More Apartment Companies Requiring Renters Insurance

According to a survey of apartment companies conducted by the National Multi Housing Council (NMHC), 66 percent of lessor respondents required renters insurance, which is up from 44 percent in 2009, and in 2008 only 24 percent required the insurance.

Why Renters Insurance?

There are a variety of reasons why apartment companies are beginning to implement renters insurance more, the most important benefit being the owner’s ability to recover damages. If a resident happens to damage the property the apartment company’s master insurance may cover the cost, but there’s the possibility of a deductible and raised rates.  With renters insurance the landlord would simply recover the costs from the resident’s insurance company. Landlords are also protected in the event that there is a theft or loss that a tenant blames on the property owner.

What Does Renters Insurance Cover?

Coverage under a renters insurance policy usually covers damage caused by smoke, fire, explosions, and water. The typical policy has three fundamental components of coverage: Liability coverage, personal possession coverage and external living expenses coverage.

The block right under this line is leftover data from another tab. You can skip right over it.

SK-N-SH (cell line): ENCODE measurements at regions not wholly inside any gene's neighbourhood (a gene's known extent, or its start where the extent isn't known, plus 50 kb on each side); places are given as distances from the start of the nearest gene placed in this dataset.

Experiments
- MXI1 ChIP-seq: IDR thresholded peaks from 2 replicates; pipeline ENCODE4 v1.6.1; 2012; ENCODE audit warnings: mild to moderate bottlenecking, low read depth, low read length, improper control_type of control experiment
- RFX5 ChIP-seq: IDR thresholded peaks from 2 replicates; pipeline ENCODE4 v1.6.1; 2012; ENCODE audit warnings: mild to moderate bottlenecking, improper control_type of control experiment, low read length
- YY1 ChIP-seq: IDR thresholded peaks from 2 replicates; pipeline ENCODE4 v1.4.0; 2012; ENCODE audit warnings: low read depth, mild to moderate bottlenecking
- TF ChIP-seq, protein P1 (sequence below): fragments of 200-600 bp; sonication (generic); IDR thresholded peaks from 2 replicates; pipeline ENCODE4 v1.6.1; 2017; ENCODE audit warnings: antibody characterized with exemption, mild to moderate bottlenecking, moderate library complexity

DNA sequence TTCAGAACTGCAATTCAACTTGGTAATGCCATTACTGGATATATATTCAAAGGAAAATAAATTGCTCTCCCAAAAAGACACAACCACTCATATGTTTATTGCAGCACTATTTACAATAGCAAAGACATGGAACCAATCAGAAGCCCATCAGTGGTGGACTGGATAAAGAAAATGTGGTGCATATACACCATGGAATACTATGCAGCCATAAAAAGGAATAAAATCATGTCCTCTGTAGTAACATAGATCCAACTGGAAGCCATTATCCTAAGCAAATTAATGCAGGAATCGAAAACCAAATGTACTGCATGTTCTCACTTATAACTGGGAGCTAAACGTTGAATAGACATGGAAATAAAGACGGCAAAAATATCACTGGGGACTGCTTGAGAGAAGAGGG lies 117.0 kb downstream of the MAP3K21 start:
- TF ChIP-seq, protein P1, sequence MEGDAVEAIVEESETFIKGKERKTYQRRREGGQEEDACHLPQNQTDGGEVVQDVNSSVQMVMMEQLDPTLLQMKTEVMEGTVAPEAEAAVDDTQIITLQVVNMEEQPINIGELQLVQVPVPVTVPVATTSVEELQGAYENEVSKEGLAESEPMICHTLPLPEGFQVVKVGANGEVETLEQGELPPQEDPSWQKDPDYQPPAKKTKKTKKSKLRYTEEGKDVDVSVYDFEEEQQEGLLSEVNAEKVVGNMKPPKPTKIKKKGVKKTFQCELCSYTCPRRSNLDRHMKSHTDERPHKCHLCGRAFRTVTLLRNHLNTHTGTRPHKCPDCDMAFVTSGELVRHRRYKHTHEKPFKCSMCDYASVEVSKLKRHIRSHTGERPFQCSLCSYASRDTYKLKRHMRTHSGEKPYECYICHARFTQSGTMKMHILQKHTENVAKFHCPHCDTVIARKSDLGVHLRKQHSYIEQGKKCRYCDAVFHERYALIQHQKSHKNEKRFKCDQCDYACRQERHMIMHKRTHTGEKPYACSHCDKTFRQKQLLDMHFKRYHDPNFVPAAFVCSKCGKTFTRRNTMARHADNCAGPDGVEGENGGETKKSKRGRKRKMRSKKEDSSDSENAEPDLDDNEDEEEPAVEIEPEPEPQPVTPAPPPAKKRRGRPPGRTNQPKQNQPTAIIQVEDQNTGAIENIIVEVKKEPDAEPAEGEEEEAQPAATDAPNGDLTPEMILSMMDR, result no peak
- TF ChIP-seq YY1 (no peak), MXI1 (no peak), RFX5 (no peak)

Although landlords are increasingly electing to require tenants to carry renters insurance, there are often state statutory limits on the amount of control a lessor can exercise over the resulting insurance purchase transaction.  Under most states’ laws, apartment companies are not allowed to require residents to use a particular insurance company. However, the landlords are allowed to provide a list of insurance companies as an option to residents. Indeed, landlords may identify favored insurance companies with which they have agreements for lower rates and pre-approval. Such arrangements offer incentives for both the landlord and tenant.

As the requirement of renters insurance becomes more common in the apartment marketplace, there appears to be little push back by renters. In fact, it is reported now that residents have begun to not only accept, but almost expect the requirement.